The Whitlingham Bird Report 2020 is available now (click here)

For previous years (2012-2019) see the links on the Whitlingham Bird List page.

NORWICH: Zombie aphids

8th July 2020

A rainy walk back from the city, but I decided to take a different route back and followed the river for a while. This paid off when I noticed a thin leaf mine in a patch of Winter Heliotrope. Back at home I checked it and found that it was caused by the Agromyzid fly Phytomyza tussilaginis, which based on the recording scheme database is new to Norfolk.

There was another interesting find a bit further along, when I found what looked like some very round brown aphids. Online they were recognised as 'aphid mummies', the outer shells of aphids that have been parasitised by tiny wasps. I wasn't able to identify the original aphid or the causer, but still of great interest and something I can now keep a look out for. I also saw the scarce Rustyback Fern in the same place I've seen it in previous years.

NORWICH: Some nice bees

5th July 2020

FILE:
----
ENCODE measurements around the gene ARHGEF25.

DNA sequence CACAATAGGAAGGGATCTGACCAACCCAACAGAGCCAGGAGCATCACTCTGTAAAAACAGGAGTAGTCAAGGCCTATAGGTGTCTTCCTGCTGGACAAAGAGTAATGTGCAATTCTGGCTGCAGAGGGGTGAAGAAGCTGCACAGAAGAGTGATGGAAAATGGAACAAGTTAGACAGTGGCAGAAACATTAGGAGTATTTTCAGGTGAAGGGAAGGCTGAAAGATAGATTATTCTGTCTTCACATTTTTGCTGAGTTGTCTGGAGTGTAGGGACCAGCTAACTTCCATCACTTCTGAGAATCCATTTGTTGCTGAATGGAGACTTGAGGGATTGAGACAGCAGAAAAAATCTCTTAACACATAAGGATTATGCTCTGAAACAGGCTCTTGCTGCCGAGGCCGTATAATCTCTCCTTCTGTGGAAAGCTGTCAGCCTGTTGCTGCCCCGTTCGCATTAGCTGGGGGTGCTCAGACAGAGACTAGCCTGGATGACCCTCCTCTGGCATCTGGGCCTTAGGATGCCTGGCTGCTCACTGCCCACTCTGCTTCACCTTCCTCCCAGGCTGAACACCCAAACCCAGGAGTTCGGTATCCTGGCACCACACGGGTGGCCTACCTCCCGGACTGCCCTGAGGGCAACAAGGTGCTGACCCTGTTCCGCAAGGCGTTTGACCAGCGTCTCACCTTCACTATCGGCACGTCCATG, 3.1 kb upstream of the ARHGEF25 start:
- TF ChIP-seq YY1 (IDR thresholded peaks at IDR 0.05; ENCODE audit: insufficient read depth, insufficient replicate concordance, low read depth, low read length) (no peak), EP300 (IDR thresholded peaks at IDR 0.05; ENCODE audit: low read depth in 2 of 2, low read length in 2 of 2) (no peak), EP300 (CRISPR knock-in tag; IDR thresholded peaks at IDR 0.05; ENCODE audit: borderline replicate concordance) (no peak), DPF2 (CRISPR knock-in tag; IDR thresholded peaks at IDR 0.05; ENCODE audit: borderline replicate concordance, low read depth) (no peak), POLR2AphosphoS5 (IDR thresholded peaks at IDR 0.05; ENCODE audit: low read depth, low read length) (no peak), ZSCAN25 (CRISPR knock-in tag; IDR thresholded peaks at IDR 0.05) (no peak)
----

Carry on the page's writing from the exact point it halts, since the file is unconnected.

After completing the WeBS count I detoured home via Jeremy and Vanna's garden. The main reason for the visit was to pick up my copy of Vanna's book "Arthropedia" (previously reviewed on this blog but using a digital copy as publishing and then lockdown restrictions meant I couldn't get a physical copy). True to form there were lots of bees in the garden including a little and large double act with the Hylaeus (Yellow-face) bees. Several male Large Yellow-face Bees (Hylaeus signatus) were on some Weld, whilst Vanna had just caught a Small Yellow-face Bee (Hylaeus pictipes). Also in the garden was one of the beautiful Hedychrum nobile/niemelai ruby-tailed wasps, and because it would be rude to go home without seeing something new Vanna caught and confirmed a Colletes similis bee that was feeding on some flowers in the garden (a species I've probably seen before but has to be caught and keyed to be sure).